Gov. Nikki Haley said the state should have done more to protect taxpayers' information after the South Carolina Department of Revenue's records were hacked.
During a press conference at the State House on Tuesday, Haley announced official findings after Mandiant's investigation into the security breach, which affected 5.7 million taxpayers and their children's Social Security numbers.
Haley said in all, 3.8 million taxpayers who filed electronically along with 1.9 million dependents, 3.3 million bank account numbers, nearly 700,000 businesses and 500,000 expired credit card numbers were accessed by an international hacker.
All of the victims' information has been identified and officials are working to notify everyone affected, Haley said Tuesday. She said victims would receive a letter in the mail soon and those who had signed up for protection with Experian would receive an email as well.
Haley said the state should have done a better job to protect taxpayers' data, including encrypting their social security numbers. She said the state was operating with a 1970's era system and two major vulnerabilities that the Mandiant report identified.
She said the report discovered that SCDOR did not have dual verification to get into their system and did not encrypt the most sensitive information. She said the Internal Revenue Service does not require states to encrypt social security numbers but urged leaders to change this policy.
Haley also announced that the Director of Department of Revenue Jim Etter turned in his letter of resignation in the wake of the breach. He will remain on until Dec. 31 and Bill Bloom will serve as the interim director.
The international hacker breached SCDOR's system multiple times, Haley first announced in October. There was no new information released with regards to the state's criminal investigation.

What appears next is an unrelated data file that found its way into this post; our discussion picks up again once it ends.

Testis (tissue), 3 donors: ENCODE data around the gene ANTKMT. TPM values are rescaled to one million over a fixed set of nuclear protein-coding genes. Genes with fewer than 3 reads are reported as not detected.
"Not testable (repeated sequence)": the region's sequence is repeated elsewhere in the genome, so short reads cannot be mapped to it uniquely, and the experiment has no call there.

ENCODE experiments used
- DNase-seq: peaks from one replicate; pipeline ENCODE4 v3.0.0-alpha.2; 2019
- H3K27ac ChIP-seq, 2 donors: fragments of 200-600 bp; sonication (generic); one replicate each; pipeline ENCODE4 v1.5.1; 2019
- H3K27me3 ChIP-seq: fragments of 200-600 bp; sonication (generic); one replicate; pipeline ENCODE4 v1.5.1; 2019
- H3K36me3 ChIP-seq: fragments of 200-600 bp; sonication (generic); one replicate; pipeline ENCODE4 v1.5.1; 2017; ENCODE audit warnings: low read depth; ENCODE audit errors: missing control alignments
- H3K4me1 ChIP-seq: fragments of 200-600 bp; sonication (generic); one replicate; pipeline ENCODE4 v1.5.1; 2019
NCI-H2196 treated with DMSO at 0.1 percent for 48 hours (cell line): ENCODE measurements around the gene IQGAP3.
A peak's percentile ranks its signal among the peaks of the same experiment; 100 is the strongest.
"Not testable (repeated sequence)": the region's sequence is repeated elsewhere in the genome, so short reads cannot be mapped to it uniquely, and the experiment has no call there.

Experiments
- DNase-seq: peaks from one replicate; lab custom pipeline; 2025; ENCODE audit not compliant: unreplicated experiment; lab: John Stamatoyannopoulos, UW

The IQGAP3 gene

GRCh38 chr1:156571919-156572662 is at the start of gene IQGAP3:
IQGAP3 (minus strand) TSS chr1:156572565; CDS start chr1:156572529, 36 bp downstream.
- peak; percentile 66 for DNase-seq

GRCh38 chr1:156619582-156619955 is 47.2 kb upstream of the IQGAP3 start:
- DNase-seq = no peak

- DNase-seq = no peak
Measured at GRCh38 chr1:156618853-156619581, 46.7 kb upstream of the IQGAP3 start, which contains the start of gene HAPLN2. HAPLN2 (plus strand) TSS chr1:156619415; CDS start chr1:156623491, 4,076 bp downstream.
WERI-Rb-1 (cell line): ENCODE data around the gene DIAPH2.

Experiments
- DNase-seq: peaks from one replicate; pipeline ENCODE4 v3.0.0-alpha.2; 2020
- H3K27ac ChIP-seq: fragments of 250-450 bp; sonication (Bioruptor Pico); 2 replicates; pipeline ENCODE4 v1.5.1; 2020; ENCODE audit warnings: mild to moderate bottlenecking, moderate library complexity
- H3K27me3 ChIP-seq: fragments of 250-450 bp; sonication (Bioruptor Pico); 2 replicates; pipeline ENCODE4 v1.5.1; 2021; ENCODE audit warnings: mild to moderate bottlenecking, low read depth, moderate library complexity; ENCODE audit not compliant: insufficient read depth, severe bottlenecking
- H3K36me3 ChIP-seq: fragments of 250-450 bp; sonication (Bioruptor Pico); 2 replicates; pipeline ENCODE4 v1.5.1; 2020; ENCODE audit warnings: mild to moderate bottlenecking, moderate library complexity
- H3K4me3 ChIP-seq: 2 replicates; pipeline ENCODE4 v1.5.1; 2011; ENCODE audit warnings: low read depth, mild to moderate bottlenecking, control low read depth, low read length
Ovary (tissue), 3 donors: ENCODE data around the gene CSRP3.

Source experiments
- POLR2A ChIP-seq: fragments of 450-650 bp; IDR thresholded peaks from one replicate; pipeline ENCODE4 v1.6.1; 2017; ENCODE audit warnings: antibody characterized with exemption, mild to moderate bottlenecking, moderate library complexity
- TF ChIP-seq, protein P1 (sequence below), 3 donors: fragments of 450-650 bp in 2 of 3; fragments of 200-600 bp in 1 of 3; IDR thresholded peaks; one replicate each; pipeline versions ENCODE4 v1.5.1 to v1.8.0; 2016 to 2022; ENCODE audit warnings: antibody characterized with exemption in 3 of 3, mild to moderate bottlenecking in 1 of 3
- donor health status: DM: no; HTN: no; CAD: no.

Haley said taxpayers' information who filed via paper was not compromised in the breach but those who filed electronically since 1998 was made vulnerable.
Last week, Haley issued an executive order requiring all Cabinet agencies to comply with the Department of State Information Technology (DSIT) and requiring security monitoring 24 hours a day, seven days a week.
Since news of the breach was made public, a Greenville attorney filed a class-action lawsuit against Haley, SCDOR, Trustwave and DSIT in connection with a hacking case.
The state has set up a year of daily monitoring of the three credit bureaus and a lifetime of over-the-phone help on resolving identity theft after it happens through Experian. People are asked to visit protectmyid.com/scdor and enter code SCDOR123 or call 1-866-578-5422 to determine if their Social Security number was accessed.
Haley said the state is working with Experian to expand protection and will release more about it next week.
Haley said in a previous press conference that Dun and Bradstreet Credibility Corp. will offer free credit-monitoring service to any businesses affected by the hacking case. She said the businesses can sign up for the service at dandb.com/sc or by calling 800-279-9881.
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